Deep in a farm in southern China, a farmer is breeding pigs that weigh in at 500kg and are as big as polar bears. These pigs are part of a herd that’s being bred to become China’s first batch of giant swine, as reported by Bloomberg.
When the pigs are brought to slaughter, some of them could sell for more than 10,000 Yuan (RM5884), three times over the average monthly disposable income in Nanning, the capital of Guangxi province where farmer Pang Cong lives.
Unlike the Netflix movie Okja where a company breeds massive swines for profits, some farmers in China, like Pang, resort to growing larger pigs to keep up with pork shortages in the country. However, large pork corporations are following this trend of breeding heftier pigs in an attempt to increase the average weight by 14% to boost profits by 30%.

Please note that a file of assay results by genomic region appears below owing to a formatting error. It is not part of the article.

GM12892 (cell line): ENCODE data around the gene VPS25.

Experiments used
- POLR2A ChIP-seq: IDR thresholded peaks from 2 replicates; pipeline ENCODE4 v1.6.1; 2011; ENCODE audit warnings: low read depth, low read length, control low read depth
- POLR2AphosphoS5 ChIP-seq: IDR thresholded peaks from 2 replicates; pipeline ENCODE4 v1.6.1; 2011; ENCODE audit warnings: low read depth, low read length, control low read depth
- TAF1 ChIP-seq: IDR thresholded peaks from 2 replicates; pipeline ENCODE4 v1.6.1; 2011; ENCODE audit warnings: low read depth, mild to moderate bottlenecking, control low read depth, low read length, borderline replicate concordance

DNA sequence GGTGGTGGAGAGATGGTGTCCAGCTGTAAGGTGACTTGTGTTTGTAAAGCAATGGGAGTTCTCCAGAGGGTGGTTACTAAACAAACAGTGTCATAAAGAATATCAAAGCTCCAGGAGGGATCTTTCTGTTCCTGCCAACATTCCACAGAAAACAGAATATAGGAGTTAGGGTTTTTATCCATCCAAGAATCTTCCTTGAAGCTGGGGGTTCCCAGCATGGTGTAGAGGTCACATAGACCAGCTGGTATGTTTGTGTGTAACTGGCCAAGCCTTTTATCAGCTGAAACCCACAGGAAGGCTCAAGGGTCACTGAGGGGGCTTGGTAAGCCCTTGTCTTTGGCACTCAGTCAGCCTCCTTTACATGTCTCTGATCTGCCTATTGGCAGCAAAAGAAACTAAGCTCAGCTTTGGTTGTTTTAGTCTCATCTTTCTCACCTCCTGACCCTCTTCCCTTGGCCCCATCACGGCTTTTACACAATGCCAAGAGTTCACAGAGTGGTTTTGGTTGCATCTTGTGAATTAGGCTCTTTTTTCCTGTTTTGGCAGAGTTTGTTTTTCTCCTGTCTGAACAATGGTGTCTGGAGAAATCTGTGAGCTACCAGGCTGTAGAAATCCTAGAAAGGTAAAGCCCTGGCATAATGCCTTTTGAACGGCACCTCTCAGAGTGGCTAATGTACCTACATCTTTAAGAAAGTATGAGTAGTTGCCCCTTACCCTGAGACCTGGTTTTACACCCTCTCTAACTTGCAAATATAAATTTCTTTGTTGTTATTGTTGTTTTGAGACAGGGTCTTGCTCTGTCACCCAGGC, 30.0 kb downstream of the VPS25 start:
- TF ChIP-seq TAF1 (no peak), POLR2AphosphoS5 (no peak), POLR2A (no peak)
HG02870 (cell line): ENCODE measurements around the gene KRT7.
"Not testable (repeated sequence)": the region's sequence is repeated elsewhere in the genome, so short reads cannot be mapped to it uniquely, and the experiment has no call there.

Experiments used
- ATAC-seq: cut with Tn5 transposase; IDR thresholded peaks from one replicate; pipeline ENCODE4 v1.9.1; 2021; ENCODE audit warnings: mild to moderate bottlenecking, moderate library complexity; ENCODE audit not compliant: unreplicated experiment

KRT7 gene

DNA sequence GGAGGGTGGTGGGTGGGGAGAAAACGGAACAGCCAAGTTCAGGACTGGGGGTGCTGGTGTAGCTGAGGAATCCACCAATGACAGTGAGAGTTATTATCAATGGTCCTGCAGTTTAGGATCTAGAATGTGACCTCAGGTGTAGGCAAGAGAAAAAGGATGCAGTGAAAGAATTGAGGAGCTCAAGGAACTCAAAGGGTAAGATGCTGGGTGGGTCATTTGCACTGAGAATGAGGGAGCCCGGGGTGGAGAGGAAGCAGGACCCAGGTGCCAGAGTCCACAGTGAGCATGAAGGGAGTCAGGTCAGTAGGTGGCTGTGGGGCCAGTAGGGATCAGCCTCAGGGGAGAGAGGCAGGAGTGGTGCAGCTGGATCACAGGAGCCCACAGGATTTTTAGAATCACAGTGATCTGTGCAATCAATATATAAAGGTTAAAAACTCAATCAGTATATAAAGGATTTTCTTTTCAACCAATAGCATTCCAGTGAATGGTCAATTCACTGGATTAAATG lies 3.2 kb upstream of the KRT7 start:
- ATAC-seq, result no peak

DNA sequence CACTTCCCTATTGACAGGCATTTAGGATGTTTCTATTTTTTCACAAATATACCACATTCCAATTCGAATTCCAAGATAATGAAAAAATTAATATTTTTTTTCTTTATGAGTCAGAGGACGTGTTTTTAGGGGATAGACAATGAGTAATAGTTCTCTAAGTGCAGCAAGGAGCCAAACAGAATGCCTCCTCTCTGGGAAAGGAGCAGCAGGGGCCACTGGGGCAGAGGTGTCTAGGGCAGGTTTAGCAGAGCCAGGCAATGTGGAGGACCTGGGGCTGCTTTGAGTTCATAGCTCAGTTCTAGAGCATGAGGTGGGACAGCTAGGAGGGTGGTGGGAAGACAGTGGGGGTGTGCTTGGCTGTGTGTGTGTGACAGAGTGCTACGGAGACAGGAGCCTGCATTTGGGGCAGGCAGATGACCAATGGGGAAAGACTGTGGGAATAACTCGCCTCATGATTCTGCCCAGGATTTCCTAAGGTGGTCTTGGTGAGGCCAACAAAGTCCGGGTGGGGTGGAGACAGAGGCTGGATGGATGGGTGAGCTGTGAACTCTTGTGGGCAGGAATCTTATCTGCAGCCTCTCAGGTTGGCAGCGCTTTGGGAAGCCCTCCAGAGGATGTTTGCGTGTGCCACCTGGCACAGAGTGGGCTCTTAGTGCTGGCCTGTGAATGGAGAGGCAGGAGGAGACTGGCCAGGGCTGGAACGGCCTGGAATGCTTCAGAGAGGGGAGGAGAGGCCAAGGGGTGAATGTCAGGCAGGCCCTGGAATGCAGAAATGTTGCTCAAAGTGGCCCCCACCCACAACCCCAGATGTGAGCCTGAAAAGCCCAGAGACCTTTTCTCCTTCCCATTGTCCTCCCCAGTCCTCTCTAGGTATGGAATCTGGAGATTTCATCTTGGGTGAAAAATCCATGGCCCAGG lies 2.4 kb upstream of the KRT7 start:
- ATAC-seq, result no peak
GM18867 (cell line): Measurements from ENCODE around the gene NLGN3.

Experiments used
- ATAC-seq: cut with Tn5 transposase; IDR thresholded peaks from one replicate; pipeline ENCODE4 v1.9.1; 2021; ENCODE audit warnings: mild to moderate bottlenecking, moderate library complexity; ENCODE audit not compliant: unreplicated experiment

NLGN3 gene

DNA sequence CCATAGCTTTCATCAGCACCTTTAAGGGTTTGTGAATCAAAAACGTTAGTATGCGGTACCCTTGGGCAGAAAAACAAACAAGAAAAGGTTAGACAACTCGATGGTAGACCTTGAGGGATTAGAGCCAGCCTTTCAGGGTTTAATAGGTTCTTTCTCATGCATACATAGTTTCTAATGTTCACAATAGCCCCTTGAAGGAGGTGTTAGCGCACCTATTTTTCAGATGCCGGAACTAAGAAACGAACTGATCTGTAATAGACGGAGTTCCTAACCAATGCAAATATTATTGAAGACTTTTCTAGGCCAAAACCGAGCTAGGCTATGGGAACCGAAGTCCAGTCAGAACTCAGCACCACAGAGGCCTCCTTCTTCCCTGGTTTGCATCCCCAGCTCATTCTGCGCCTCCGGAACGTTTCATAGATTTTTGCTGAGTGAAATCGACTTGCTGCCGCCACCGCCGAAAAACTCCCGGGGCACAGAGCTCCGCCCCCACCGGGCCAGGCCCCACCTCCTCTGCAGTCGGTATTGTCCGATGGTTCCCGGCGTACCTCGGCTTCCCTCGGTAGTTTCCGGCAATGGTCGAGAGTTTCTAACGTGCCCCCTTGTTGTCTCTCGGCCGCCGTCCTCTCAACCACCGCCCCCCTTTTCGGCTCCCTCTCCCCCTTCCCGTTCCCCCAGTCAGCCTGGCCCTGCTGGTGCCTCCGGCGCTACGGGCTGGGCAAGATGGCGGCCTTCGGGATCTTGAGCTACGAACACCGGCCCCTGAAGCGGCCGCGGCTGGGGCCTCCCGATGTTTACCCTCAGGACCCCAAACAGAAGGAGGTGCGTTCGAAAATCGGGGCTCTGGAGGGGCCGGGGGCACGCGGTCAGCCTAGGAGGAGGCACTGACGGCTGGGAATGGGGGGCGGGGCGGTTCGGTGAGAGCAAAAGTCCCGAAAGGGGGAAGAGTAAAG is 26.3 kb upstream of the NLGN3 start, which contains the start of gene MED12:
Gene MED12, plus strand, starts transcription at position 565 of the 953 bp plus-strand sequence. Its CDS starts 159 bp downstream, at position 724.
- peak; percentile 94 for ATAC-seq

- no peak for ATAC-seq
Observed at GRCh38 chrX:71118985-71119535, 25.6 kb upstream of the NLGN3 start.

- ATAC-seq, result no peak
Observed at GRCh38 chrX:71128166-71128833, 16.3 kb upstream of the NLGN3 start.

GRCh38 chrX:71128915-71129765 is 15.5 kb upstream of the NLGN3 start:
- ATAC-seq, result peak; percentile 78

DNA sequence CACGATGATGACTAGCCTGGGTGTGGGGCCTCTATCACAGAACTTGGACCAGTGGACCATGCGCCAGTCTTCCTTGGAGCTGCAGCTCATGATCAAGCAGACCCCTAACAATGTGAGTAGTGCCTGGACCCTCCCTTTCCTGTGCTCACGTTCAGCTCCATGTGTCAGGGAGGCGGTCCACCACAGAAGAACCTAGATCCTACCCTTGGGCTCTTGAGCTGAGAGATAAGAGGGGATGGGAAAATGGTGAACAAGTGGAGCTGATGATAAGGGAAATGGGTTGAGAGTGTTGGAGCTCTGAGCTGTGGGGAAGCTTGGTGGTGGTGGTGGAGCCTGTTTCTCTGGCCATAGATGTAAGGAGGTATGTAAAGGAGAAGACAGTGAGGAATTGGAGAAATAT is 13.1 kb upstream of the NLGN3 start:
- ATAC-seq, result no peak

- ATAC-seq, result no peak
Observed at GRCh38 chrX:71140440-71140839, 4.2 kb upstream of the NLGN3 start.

The Chinese government has warned that supply would be “extremely severe” by 2020 because of the shortages. This means China will face a pork shortage of 10 million tonnes this year, more than what’s available in the global trade.
Recently, half of China’s pig population was wiped out by a deadly virus. To date, 18 of China’s 31 provinces and regions have been affected by the outbreak, resulting in a mass culling to stop the disease from spreading.
Government officials have urged farmers to boost production as soon as possible to increase the domestic pork supply. But many farmers are wary after an earlier outbreak. Piglets and sows have also become more expensive, so sizing their hogs might be the best next step.
Since China produces and consumes half of the world’s pork supply, it’s likely that the demand for the meat will cause global price surges.
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